The Socio-Economic Rights and Accountability Project (SERAP) has asked the African Commission on Human and Peoples’ Rights in Banjul, The Gambia to “issue provisional measures to stop the Nigerian government and National Assembly from supporting and pushing through two bills to gag the media.
One of the bills is the Nigeria Press Council, NPC, Amendment Bill seeking control of the Nigerian media by the Federal Ministry of Information.
The piece of legislation, currently before the House of Representatives, sponsored by Chairman, House Committee on Information, Segun Odebunmi (Peoples Democratic Party, Oyo State), has also generated a lot of opposition from civil societies.
The bill imposes arbitrary and harsh punishment on journalists, broadcast stations, media houses, and media practitioners in Nigeria.
SERAP in a complaint addressed to the Chairperson of the Commission, Solomon Ayele Dersso, and Commissioner and Special Rapporteur on Freedom of Expression and Access to Information in Africa, Ms. Jamesina Essie L. King, said the action was pursuant to Articles 55 and 56 of the African Charter on Human and Peoples’ Rights and Rule 100 of the Rules of Procedure of the African Commission.
In the complaint dated 26 June, 2021 and signed by SERAP Deputy Director, Kolawole Oluwadare, the organisation said, “The push by the Nigerian government and the National Assembly to support and pass the two anti-media bills is unlawful, as passing the bills would be contrary to the country’s obligations to respect, protect, promote and fulfil the right to freedom of expression, access to information and media freedom under articles 1 and 9 of the African Charter.
“These anti-media bills are the latest threats to freedom of expression, access to information, and media freedom in the country. The bills are not in keeping with the provisions of the Declaration of Principles on Freedom of Expression in Africa, which supplements articles 1 and 9 of the African Charter.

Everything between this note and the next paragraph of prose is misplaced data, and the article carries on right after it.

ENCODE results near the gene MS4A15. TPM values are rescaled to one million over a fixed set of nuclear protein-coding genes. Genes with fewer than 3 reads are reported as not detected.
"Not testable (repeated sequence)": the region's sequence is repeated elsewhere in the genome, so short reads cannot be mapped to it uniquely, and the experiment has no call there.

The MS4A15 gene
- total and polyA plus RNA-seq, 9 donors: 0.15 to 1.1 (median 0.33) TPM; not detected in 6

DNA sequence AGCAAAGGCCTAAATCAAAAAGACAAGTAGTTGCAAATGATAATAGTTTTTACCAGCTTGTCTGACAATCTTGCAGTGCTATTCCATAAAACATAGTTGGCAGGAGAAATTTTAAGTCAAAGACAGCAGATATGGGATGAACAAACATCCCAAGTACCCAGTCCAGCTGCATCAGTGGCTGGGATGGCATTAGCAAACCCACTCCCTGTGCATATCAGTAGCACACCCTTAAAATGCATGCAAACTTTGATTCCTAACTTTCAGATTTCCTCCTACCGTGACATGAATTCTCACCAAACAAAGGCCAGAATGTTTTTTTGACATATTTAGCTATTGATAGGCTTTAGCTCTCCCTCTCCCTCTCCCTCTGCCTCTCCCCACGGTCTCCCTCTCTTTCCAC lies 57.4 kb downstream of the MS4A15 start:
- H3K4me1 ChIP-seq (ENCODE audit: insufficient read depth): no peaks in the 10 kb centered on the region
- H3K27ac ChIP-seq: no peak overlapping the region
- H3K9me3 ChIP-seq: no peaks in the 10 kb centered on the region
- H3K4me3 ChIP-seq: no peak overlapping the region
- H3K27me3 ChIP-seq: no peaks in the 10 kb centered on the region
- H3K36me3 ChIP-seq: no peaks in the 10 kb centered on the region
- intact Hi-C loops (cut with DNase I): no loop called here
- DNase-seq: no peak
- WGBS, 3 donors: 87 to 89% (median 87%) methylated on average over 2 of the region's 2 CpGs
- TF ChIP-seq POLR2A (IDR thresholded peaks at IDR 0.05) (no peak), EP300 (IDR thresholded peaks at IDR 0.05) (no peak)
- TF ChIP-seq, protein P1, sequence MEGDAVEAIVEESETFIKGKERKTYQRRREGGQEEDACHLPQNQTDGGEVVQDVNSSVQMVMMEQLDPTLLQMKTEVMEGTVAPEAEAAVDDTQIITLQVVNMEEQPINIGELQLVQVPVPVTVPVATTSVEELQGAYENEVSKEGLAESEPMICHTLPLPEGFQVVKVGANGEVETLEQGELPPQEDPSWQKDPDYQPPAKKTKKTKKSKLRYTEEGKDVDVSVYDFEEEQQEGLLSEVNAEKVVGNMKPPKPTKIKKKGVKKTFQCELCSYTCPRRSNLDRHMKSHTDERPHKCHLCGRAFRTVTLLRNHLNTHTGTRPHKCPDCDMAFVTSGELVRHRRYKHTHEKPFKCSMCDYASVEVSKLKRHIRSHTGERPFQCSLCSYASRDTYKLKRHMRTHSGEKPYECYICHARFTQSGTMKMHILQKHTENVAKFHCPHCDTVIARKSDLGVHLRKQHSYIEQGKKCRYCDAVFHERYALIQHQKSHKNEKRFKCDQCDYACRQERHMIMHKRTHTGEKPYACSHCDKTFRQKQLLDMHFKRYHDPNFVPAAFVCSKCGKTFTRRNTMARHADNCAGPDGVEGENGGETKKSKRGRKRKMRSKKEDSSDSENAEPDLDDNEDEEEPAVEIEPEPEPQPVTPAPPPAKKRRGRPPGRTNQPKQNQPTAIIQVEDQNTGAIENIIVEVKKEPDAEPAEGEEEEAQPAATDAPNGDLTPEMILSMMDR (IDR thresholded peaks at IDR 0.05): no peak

“The Commission has the power to request Provisional Measures from the Nigerian government and National Assembly under Rule 100 of the Rules of Procedure to prevent irreparable harm and threats to human rights including freedom of expression, access to information and media freedom as urgently as the situation demands.
“The bills include retrogressive provisions that threaten human rights, including freedom of expression, access to information and media freedom, and could criminalize reporting and give the government overly broad powers and oversight over journalists, broadcast stations, media houses, and media practitioners.
“If passed into laws, the bills would be used by those in power to intimidate and harass their critics, and to stifle freedom of expression, access to information, and media freedom. The bills would have a chilling effect on the media thereby inducing some measure of self-censorship.
“Media freedom, which is an aspect of the right to freedom of expression, is now generally recognised as an indispensable element of democracy. The mass media promotes the free flow of information, which enables citizens to participate in a meaningful and informed manner in the democratic process.